International Travel


Bangalore has an international airport, with direct flights to/from Singapore, the Middle East, London, Paris, New York and Chicago at present, all through Air India. Other common ports of entry into India are Mumbai (Bombay), Delhi, Chennai (Madras) and Calcutta. If coming in through these cities, it is advisable to get direct fares for Bangalore, since add-on sector fares from Mumbai, Delhi and Calcutta can be expensive. According to Air India policy, travel to India in the month of August falls into the low season period. Current estimates of round-trip airfare are $1200-$1400 from the USA, 800 Euro from Europe, and $800 from Japan. Special excursion fares/group travel rates may be arranged, but such details will depend on quantity of tickets from each departing city. For a list of travel agencies offering discounted airfares, please follow this link.

Indian local time is ahead of Greenwich Mean Time (GMT) by 5:30 hours. International flights to/from India arrive/depart typically between midnight and early morning, while Indian domestic flights are mostly during the daytime. This makes getting good connections difficult. Only from Mumbai to Bangalore, there are early morning flights by Air India and Jet Airways. Other domestic flights start around 6am. If you do not have a direct flight to Bangalore, you will have to clear immigration/customs formalities at your entry-point in India.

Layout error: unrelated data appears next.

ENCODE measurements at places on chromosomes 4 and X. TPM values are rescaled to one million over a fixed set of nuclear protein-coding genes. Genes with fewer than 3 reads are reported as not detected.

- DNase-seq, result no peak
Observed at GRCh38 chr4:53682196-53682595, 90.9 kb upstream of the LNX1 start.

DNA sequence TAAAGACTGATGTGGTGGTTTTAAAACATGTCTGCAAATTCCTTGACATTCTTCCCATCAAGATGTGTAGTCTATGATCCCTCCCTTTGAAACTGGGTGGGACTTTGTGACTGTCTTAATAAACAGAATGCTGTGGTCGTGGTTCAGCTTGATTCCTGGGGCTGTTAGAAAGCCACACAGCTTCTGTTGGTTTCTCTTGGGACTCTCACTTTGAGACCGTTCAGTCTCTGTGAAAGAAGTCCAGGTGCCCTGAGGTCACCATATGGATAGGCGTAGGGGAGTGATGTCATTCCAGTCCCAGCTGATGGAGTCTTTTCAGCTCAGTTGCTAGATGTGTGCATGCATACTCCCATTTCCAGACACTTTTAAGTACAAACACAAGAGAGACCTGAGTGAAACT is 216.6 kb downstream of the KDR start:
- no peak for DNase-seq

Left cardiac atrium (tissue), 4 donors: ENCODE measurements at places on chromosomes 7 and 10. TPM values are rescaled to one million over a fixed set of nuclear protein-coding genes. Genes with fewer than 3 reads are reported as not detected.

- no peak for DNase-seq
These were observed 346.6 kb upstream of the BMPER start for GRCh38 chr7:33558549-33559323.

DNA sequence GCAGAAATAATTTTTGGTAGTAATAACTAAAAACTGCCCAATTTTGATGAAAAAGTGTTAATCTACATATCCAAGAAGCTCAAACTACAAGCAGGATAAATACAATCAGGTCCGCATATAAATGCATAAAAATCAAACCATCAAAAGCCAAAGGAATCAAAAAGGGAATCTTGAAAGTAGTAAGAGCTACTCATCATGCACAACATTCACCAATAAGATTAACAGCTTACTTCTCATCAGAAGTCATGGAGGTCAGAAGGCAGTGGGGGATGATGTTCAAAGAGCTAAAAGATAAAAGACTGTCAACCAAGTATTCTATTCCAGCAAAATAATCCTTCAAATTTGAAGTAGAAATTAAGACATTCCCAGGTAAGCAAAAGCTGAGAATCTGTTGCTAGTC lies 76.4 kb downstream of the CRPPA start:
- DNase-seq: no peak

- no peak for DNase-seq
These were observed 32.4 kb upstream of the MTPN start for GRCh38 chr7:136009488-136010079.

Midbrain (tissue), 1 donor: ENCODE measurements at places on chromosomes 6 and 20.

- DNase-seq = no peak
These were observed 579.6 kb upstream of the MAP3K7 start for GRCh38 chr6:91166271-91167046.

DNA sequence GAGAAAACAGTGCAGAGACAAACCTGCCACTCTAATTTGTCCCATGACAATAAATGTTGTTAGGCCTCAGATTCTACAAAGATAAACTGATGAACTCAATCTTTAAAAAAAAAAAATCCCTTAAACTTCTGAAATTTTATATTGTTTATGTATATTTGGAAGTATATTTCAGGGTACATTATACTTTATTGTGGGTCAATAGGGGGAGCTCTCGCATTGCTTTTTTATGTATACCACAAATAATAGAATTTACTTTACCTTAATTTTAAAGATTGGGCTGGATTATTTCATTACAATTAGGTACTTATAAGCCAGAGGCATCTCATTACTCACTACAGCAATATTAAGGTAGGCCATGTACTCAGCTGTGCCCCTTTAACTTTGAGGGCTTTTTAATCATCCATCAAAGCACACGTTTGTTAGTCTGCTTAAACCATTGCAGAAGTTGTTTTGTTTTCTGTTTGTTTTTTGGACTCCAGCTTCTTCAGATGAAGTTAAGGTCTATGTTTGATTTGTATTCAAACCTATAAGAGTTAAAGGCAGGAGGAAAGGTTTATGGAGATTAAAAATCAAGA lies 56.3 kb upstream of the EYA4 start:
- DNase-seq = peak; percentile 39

Indian Airports

In Mumbai and in Delhi, the international and domestic flight terminals are at different locations, though the flights use the same runway. All airlines other than Air India require a change of terminals, and they offer free bus service between the two terminals running around the clock once every hour. The bus-stops are not clearly marked, so please ask the airport authorities to direct you to the location of the bus-stops.

For persons who would like to take a break (particularly to recover from jetlag or to have a nap), and not mind the price, a convenient retreat is the Centaur group of hotels, with branches just next to the airports in Mumbai and Delhi. For an overnight stopover at Mumbai/Delhi/Chennai, we have made an arrangement with the Ashok group of hotels. They will pick you up from the airport at night, take you to the hotel, and bring you back to the airport the next day. The total cost (double room+breakfast+taxes+transport) is $115(Centaur hotel, Mumbai)/$75(Samrat hotel, Delhi)/$75(3-star hotel, Chennai). To avail of this facility, you should send your arrival/departure information by e-mail to and they will confirm your reservation. Reservations in less expensive hotels close to the airports are not easily available, but you may still ask for them in your e-mail.

We shall have a round-the-clock "Lattice 2000" desk at the Bangalore airport, to help participants on their arrival. It will certainly be open from 05:00 on 15 August until 11:00 on 17 August. (We will extend these hours, if we find a large number of participants arriving outside this interval). Please look for it in the area after the baggage claim but before the building exit. We are making arrangements for all the local transport. The people at the symposium desk will guide you to the vehicles for going to different hotels and guest houses. If you do not find the symposium desk when you arrive, please take a pre-paid taxi (which also has a desk in the same area) to your destination.